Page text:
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King of Fruit

I had my 20th high school reunion last month and had a lot of fun, the best part was we didn’t just sit around as Springsteen suggested and talk about “Glory Days,” we caught up on what each of us have been doing the last 20 years. I have to say one of the most interesting stories came from my friend Tiffany Butrum, who after getting a degree from University of Maryland in French and International Business, got a job, got bored, and chucked it all to go teach English in Shenzhen, Guangdong, China. She’s been there since 2012 and occasionally blogs about her experiences. Tiffany has generously given us access to her archives to broaden our reach at No Kids to include the occasional tidbit about China and South East Asia. So, here we go…

Well, I’ve been living in China for two years now, a venture that will end in two weeks, and I had yet to try the oh-so-pungent King of Fruit: Durian. I’ll admit, I was being a chicken about it. Last week, while at morning tea, some Chinese friends convinced me to try a durian pastry. It was odd, but not disgusting. I felt very proud of myself. But then my friend told me that the durian in the pastry had been mixed with sugar, flour, and other fruit and that fresh durian was much different. I felt obligated to try it before I leave for the States.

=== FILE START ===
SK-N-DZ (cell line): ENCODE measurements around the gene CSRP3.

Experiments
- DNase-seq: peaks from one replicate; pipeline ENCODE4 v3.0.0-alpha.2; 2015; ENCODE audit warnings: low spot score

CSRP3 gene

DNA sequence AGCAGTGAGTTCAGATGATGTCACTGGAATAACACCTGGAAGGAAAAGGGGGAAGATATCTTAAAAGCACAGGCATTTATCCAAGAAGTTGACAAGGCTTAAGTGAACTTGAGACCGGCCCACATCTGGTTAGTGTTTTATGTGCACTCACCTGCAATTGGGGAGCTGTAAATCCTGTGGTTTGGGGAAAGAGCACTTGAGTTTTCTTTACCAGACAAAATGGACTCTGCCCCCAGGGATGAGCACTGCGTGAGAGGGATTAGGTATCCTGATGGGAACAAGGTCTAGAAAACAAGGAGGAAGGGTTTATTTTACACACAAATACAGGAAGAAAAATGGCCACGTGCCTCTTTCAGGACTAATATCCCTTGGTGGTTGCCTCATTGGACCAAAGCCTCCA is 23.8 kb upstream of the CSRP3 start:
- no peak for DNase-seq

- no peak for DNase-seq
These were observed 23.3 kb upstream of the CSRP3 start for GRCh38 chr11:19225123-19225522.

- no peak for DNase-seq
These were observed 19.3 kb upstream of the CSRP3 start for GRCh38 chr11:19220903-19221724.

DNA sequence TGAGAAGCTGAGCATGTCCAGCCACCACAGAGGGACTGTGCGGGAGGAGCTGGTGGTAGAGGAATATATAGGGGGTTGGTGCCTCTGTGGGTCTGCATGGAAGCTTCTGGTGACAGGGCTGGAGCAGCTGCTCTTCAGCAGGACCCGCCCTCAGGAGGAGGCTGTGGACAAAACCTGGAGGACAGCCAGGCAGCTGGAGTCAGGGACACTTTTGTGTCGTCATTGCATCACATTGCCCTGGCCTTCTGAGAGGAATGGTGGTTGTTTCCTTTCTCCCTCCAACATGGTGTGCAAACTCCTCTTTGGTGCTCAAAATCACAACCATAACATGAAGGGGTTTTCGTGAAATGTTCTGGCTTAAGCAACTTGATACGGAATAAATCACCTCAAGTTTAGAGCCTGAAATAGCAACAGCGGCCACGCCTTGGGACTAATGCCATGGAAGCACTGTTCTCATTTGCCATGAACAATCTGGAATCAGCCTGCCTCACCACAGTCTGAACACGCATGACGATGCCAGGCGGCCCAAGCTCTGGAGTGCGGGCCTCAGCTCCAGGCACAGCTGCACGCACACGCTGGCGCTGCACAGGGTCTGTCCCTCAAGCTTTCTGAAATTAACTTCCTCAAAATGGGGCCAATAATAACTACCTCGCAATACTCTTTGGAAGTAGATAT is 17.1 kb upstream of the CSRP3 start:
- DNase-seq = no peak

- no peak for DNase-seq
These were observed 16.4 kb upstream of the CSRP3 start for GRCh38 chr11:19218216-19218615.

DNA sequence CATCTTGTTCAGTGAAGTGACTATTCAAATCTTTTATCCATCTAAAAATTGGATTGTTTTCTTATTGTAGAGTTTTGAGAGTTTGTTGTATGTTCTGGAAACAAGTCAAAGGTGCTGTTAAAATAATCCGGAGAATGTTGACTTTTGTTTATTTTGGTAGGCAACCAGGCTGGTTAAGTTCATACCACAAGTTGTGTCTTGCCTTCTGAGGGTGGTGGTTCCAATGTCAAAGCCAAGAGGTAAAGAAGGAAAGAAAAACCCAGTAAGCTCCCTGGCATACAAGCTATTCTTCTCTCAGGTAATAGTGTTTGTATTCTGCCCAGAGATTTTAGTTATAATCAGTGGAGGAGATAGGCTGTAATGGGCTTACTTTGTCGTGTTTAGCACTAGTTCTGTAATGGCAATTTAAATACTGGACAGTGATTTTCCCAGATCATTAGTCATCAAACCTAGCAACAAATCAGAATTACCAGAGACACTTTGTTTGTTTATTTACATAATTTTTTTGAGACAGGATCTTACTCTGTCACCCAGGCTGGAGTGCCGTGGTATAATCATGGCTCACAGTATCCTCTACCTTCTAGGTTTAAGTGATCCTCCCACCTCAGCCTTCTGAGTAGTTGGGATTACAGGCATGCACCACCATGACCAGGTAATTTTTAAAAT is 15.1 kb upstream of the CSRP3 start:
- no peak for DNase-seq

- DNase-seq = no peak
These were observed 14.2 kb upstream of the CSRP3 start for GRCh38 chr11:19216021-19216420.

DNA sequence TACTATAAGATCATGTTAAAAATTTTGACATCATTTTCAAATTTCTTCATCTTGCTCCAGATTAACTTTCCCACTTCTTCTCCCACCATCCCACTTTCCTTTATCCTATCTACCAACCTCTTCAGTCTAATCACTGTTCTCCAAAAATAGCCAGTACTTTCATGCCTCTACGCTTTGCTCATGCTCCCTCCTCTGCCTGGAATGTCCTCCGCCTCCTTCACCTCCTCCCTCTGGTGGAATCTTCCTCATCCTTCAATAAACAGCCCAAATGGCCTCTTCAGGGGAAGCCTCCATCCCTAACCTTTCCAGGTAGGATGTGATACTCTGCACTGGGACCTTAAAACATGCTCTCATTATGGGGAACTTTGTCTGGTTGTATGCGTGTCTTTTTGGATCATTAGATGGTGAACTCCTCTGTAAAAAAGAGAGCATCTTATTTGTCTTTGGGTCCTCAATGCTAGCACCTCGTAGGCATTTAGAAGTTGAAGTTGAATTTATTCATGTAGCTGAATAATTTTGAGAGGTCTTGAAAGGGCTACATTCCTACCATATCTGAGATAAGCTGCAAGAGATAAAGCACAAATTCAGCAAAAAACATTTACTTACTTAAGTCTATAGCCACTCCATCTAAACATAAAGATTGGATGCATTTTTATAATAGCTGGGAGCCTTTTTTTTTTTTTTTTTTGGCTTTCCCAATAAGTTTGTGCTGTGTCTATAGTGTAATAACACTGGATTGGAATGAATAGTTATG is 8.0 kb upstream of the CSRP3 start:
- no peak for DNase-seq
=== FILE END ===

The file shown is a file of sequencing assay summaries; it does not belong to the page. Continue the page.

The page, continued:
For those of you unfamiliar with durian, here is a little bit of info:

Durian at a supermarket“Widely known and revered in southeast Asia as the “king of fruits”, the durian is distinctive for its large size, unique odour, and formidable thorn-covered husk. The fruit can grow as large as 30 centimetres (12 in) long and 15 centimetres (6 in) in diameter, and it typically weighs one to three kilograms (2 to 7 lb). Its shape ranges from oblong to round, the colour of its husk green to brown, and its flesh pale yellow to red, depending on the species.

The edible flesh emits a distinctive odour, strong and penetrating even when the husk is intact. Some people regard the durian as fragrant; others find the aroma overpowering and offensive. The smell evokes reactions from deep appreciation to intense disgust and has been described variously as almonds, rotten onions, turpentine and gym socks. The odour has led to the fruit’s banishment from certain hotels and public transportation in southeast Asia.

The durian, native to Brunei, Indonesia and Malaysia, has been known to the Western world for about 600 years. The 19th-century British naturalist Alfred Russel Wallace famously described its flesh as “a rich custard highly flavoured with almonds”. The flesh can be consumed at various stages of ripeness, and it is used to flavour a wide variety of savoury and sweet edibles in Southeast Asian cuisines. The seeds can also be eaten when cooked.”